The Commercial Bank of Ethiopia said it has resumed financial services in some towns in the war-torn region of Tigray, enabling residents to access their funds after a shutdown lasting more than a year.
The announcement follows the signing of a peace deal between the federal government and Tigrayan rebels last month, aimed at ending the brutal two-year conflict and humanitarian crisis in northern Ethiopia.
The country’s largest bank said in a statement said Following the peace agreement reached recently, the (CBE) branches in Shire, Alamata and Korem cities have started receiving money sent from abroad and locally as well as depositing money.
It added that the bank was forced to suspend its banking services because of the instability in the northern part of the country.
Access to northern Ethiopia is severely restricted and Tigray has been under a communications blackout for more than a year, making it impossible for journalists to independently verify the situation on the ground.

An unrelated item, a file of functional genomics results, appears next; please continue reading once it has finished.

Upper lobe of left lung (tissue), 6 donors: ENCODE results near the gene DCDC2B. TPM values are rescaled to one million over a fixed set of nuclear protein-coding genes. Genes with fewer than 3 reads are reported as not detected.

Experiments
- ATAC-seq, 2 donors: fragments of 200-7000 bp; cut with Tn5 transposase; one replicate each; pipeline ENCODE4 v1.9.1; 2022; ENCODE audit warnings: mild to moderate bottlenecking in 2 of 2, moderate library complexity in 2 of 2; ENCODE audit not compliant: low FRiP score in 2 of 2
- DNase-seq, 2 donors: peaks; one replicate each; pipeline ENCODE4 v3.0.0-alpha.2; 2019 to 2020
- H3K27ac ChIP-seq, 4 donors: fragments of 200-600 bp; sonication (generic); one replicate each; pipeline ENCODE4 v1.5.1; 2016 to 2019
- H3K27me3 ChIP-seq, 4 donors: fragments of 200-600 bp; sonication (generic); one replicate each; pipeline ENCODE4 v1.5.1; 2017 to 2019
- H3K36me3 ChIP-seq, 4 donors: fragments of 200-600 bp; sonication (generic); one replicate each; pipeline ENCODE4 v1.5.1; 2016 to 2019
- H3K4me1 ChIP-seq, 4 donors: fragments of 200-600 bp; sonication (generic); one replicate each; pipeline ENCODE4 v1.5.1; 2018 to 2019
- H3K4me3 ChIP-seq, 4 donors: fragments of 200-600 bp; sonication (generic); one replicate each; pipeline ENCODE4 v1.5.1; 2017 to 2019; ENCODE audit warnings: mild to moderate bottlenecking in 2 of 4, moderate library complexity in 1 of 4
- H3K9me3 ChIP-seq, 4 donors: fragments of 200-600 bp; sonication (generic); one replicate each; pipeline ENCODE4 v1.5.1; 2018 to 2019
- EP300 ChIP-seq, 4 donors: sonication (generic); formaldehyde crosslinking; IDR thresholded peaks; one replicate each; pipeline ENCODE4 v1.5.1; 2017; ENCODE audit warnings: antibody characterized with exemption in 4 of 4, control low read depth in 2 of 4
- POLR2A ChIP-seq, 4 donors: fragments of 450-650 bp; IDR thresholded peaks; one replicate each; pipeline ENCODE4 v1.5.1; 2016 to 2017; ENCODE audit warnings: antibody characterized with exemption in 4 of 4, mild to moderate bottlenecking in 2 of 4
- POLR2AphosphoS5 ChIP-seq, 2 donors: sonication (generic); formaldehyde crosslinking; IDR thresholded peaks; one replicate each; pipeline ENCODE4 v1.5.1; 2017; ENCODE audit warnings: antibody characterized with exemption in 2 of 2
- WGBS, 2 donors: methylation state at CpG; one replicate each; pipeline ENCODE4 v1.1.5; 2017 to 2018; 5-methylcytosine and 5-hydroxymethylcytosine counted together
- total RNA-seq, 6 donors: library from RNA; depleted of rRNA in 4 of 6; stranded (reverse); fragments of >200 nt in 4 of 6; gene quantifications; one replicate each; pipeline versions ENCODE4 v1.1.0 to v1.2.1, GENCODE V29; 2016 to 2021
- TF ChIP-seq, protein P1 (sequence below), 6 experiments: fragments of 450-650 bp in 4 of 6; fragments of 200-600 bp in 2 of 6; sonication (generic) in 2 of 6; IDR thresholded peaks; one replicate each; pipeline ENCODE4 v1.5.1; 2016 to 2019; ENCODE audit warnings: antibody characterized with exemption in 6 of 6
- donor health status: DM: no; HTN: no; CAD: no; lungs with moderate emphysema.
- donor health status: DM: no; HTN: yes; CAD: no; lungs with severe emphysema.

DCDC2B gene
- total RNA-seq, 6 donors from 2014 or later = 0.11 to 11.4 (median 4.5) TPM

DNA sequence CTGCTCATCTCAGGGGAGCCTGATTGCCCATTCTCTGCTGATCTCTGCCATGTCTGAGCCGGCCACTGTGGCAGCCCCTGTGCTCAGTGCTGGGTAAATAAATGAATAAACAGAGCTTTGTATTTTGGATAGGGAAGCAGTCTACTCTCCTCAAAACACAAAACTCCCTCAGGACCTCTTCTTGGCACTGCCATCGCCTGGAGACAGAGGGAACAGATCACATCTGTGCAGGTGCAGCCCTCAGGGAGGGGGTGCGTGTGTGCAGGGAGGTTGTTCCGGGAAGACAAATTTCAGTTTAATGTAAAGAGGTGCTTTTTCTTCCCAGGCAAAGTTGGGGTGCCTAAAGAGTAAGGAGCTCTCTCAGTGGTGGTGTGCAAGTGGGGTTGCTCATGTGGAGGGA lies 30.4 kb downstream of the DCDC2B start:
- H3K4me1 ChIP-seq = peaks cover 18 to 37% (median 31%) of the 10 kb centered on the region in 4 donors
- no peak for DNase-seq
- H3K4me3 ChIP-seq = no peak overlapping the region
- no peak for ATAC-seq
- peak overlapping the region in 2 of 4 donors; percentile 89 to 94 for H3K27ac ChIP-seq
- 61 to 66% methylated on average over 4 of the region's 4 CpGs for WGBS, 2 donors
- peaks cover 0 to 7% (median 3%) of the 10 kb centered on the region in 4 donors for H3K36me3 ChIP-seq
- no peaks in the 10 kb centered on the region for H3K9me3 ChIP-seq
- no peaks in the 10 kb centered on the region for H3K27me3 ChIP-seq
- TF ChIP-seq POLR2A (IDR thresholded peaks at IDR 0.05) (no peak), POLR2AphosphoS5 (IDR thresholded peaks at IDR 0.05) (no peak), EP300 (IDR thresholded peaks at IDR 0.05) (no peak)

Since the November 2 peace agreement inked in South Africa, fighting between federal troops and the Tigray People’s Liberation Front has ceased, with the TPLF saying that 65 percent of its forces have “disengaged” from battle lines.
Earlier this month, the country’s electricity operator announced that the capital of Tigray had been reconnected to the national power grid after more than a year of cuts caused by the conflict.
The war left Tigray devastated and lacking access to basic services including banking, electricity, fuel and communications for more than a year.
The death toll resulting from the war is unclear, but the International Crisis Group think-tank and Amnesty International have described it as one of the bloodiest in the world.
According to the UN World Food Programme, more than 13 million people in northern Ethiopia now depend on humanitarian aid, including more than 90 percent of Tigray’s population of six million.
Prime Minister Abiy Ahmed sent troops to Ethiopia’s northernmost region in November 2020, accusing the TPLF, then the regional ruling party, of attacking federal army camps.
The TPLF dominated politics in the Horn of Africa nation for nearly three decades before Nobel Peace Prize laureate Abiy took office in 2018. Aljaazera